Raining Money

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James Kwak explains why the latest Treasury rescue plan is great for Wall Street, not so great for the rest of us:

There is nothing inherently wrong with convertible preferred stock. In Silicon Valley, for example, venture capitalists almost always invest by buying convertible preferred. The idea is that in the case of a bad outcome, the VCs are protected, because their shares have priority over the common shares held by the founders and employees….However, in a good outcome, the VCs can exchange their preferred shares one-for-one for common. So if the company gets sold for $100 million, the VCs convert, and they now own 50% of the common stock, so they get $50 million.

….The key in the Silicon Valley example is that the VCs have the option to convert or not. The Treasury Department’s new Capital Assistance Program has this precisely backwards….The bank, AT ITS OPTION, can choose to convert the preferred shares into common, at 90% of the average closing share price during the 20 days ending on February 9.

….What’s wrong with this? Well, nothing, if your goal is to give banks money. What you’ve just done is stick the government with the downside risk — we could get paid back in worthless stock — while the bank shareholders get all the upside potential. You’ve done this by giving the bank, for free, an option that has value. Back of the envelope, Peter [Boone] thinks this option is worth about 65 cents per dollar of money invested. (It’s worth so much because bank stocks are so volatile these days.) Put another way, for every $10 billion of capital we invest this way, we are giving away another $6.5 billion.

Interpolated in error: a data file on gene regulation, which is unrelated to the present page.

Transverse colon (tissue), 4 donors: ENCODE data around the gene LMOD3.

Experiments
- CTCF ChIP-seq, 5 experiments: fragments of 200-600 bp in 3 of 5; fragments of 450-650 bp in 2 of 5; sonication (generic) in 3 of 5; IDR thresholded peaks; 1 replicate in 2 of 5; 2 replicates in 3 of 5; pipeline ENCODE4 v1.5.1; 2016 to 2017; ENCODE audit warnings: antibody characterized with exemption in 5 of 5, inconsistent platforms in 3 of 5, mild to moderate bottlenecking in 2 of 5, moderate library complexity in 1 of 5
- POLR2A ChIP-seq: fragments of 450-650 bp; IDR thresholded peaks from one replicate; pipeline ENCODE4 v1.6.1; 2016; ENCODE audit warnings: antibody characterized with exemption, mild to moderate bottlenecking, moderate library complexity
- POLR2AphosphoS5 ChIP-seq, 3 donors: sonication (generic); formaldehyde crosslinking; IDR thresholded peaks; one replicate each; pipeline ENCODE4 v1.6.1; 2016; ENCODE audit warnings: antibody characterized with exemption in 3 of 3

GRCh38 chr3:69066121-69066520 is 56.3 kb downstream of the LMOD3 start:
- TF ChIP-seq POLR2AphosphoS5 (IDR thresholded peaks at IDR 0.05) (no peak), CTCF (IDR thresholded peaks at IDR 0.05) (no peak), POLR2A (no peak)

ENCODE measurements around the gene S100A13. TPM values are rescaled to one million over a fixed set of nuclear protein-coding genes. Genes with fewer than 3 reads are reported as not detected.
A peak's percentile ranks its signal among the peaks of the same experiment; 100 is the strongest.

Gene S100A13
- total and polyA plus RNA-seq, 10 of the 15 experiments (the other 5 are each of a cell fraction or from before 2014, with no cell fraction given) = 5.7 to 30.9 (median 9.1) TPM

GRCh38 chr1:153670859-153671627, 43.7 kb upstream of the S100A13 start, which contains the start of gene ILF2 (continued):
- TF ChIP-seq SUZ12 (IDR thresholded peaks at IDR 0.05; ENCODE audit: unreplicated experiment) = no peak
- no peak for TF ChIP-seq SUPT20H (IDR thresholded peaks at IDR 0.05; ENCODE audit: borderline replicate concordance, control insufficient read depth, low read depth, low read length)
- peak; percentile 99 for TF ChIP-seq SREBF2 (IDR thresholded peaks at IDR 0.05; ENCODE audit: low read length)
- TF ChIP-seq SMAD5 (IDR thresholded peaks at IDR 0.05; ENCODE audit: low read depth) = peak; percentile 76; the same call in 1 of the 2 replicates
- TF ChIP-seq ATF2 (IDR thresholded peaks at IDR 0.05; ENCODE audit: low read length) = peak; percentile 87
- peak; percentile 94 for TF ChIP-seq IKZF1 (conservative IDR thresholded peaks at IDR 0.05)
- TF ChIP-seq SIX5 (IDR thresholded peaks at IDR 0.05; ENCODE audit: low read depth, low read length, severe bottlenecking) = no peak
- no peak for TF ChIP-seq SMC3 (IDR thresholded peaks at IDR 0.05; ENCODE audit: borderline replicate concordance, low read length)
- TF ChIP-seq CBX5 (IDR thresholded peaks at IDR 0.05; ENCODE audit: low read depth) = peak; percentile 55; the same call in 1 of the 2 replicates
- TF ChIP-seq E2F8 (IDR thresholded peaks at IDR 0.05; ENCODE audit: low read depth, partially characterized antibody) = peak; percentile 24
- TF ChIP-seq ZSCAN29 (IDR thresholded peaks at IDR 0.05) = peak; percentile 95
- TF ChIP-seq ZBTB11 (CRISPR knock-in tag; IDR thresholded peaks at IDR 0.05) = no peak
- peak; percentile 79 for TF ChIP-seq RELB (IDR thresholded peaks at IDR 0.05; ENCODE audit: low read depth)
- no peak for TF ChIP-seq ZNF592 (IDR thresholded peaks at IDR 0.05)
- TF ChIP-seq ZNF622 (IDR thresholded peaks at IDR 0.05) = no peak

The rest is a little complicated but worth reading anyway.  “There are some very clever people in Treasury these days,” Kwak says, and they’re expending a lot of brainpower figuring out ever more elegant ways to spend taxpayer dollars in ways that won’t offend the delicate sensibilities of the folks getting the checks.

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SIX TRUTHS

Reclaiming power from those who abuse it often starts with telling the truth. And in "This Is How Authoritarians Get Defeated," MoJo's Monika Bauerlein unpacks six truths to remember during the homestretch of an election where democracy, truth, and decency are on the line.

Truth #1: The chaos is the point.

Truth #2: Team Reality is bigger than it seems.

Truth #3: Facebook owns this.

Truth #4: When we go to work, we're in the fight.

Truth #5: It's about minority rule.

Truth #6: The only thing that can save us is…us.

Please take a moment to see how all these truths add up, because what happens in the weeks and months ahead will reverberate for at least a generation and we better be prepared.

And if you think journalism like Mother Jones'—that calls it like it is, that will never acquiesce to power, that looks where others don't—can help guide us through this historic, high-stakes moment, and you're able to right now, please help us reach our $350,000 goal by October 31 with a donation today. It's all hands on deck for democracy.

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